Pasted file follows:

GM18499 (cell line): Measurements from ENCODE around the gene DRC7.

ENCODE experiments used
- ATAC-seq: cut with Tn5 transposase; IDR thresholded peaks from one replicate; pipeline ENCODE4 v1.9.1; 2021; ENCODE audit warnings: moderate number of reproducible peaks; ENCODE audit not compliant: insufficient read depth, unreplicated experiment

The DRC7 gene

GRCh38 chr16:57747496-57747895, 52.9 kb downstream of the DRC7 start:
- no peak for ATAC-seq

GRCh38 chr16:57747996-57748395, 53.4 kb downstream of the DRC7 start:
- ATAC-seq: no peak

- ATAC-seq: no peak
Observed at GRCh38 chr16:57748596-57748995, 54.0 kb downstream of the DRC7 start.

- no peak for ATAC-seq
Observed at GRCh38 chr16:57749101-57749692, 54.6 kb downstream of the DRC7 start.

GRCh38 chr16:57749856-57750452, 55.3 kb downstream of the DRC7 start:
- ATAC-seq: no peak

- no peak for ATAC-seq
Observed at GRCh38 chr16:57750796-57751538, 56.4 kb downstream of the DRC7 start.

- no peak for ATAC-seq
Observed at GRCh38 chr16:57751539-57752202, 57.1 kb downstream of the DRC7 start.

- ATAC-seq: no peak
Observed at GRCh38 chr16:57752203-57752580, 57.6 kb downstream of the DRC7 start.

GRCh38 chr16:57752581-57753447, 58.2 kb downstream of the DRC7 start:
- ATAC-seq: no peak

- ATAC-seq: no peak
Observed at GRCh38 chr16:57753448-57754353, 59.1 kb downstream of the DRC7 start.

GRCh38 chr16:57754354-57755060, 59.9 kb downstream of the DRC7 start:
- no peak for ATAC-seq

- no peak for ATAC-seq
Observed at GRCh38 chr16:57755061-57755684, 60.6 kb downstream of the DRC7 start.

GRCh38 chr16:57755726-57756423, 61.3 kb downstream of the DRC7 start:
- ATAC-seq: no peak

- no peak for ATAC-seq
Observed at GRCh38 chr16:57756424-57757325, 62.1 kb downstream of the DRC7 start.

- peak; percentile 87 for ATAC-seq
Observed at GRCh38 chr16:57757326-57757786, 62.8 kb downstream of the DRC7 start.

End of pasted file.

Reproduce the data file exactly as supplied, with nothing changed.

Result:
GM18499 (cell line): Measurements from ENCODE around the gene DRC7.

ENCODE experiments used
- ATAC-seq: cut with Tn5 transposase; IDR thresholded peaks from one replicate; pipeline ENCODE4 v1.9.1; 2021; ENCODE audit warnings: moderate number of reproducible peaks; ENCODE audit not compliant: insufficient read depth, unreplicated experiment

The DRC7 gene

GRCh38 chr16:57747496-57747895, 52.9 kb downstream of the DRC7 start:
- no peak for ATAC-seq

GRCh38 chr16:57747996-57748395, 53.4 kb downstream of the DRC7 start:
- ATAC-seq: no peak

- ATAC-seq: no peak
Observed at GRCh38 chr16:57748596-57748995, 54.0 kb downstream of the DRC7 start.

- no peak for ATAC-seq
Observed at GRCh38 chr16:57749101-57749692, 54.6 kb downstream of the DRC7 start.

GRCh38 chr16:57749856-57750452, 55.3 kb downstream of the DRC7 start:
- ATAC-seq: no peak

- no peak for ATAC-seq
Observed at GRCh38 chr16:57750796-57751538, 56.4 kb downstream of the DRC7 start.

- no peak for ATAC-seq
Observed at GRCh38 chr16:57751539-57752202, 57.1 kb downstream of the DRC7 start.

- ATAC-seq: no peak
Observed at GRCh38 chr16:57752203-57752580, 57.6 kb downstream of the DRC7 start.

GRCh38 chr16:57752581-57753447, 58.2 kb downstream of the DRC7 start:
- ATAC-seq: no peak

- ATAC-seq: no peak
Observed at GRCh38 chr16:57753448-57754353, 59.1 kb downstream of the DRC7 start.

GRCh38 chr16:57754354-57755060, 59.9 kb downstream of the DRC7 start:
- no peak for ATAC-seq

- no peak for ATAC-seq
Observed at GRCh38 chr16:57755061-57755684, 60.6 kb downstream of the DRC7 start.

GRCh38 chr16:57755726-57756423, 61.3 kb downstream of the DRC7 start:
- ATAC-seq: no peak

- no peak for ATAC-seq
Observed at GRCh38 chr16:57756424-57757325, 62.1 kb downstream of the DRC7 start.

- peak; percentile 87 for ATAC-seq
Observed at GRCh38 chr16:57757326-57757786, 62.8 kb downstream of the DRC7 start.